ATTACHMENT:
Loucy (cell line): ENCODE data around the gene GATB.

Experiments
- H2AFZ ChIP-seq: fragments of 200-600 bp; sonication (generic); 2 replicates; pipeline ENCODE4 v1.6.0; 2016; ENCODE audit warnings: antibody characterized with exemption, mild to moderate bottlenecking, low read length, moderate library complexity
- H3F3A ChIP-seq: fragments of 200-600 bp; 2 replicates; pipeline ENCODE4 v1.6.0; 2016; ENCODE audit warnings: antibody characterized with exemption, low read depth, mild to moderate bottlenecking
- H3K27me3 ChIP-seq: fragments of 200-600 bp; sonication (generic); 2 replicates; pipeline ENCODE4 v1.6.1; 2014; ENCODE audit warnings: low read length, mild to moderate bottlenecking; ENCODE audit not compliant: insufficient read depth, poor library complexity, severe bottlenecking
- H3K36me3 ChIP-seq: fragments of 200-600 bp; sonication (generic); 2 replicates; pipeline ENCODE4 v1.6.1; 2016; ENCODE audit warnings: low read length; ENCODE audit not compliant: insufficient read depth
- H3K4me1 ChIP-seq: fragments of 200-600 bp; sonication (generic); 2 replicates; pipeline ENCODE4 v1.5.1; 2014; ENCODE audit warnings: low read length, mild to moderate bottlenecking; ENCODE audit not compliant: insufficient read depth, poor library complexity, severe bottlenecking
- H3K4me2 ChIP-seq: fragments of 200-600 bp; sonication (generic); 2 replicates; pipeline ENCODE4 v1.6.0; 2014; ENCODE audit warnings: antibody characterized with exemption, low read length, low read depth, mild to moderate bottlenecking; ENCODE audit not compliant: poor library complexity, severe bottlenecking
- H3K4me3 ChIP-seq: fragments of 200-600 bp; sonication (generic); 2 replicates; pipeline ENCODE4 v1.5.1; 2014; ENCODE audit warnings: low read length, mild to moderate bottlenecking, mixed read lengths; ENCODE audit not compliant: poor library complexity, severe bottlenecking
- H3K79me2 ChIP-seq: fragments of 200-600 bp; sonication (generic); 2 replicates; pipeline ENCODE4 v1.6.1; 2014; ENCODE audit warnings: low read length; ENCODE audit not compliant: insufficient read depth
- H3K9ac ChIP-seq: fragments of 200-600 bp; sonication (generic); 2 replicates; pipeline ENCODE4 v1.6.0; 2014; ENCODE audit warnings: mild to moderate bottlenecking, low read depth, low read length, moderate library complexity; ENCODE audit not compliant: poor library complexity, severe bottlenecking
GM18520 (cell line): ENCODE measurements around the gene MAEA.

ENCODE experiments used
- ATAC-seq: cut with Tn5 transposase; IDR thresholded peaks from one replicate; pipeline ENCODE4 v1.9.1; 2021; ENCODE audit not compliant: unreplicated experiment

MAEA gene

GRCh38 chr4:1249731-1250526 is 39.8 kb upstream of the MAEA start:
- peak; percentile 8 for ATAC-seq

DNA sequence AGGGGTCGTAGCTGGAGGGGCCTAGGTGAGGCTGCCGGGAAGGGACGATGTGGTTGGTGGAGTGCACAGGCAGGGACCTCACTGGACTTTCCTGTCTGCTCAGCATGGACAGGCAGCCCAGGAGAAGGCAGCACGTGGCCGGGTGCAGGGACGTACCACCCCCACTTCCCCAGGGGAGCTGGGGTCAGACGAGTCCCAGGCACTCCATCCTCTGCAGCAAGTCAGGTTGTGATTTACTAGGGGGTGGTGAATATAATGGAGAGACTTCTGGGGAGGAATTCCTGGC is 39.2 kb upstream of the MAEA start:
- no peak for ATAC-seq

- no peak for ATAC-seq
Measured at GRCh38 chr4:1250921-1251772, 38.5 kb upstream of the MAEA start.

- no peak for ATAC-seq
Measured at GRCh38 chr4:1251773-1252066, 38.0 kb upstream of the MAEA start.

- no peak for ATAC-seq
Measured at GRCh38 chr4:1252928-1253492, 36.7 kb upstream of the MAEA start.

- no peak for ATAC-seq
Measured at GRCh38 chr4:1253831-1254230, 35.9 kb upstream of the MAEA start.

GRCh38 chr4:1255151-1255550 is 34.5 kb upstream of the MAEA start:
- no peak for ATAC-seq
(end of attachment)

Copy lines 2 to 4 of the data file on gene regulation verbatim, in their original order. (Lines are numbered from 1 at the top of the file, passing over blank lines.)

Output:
Experiments
- H2AFZ ChIP-seq: fragments of 200-600 bp; sonication (generic); 2 replicates; pipeline ENCODE4 v1.6.0; 2016; ENCODE audit warnings: antibody characterized with exemption, mild to moderate bottlenecking, low read length, moderate library complexity
- H3F3A ChIP-seq: fragments of 200-600 bp; 2 replicates; pipeline ENCODE4 v1.6.0; 2016; ENCODE audit warnings: antibody characterized with exemption, low read depth, mild to moderate bottlenecking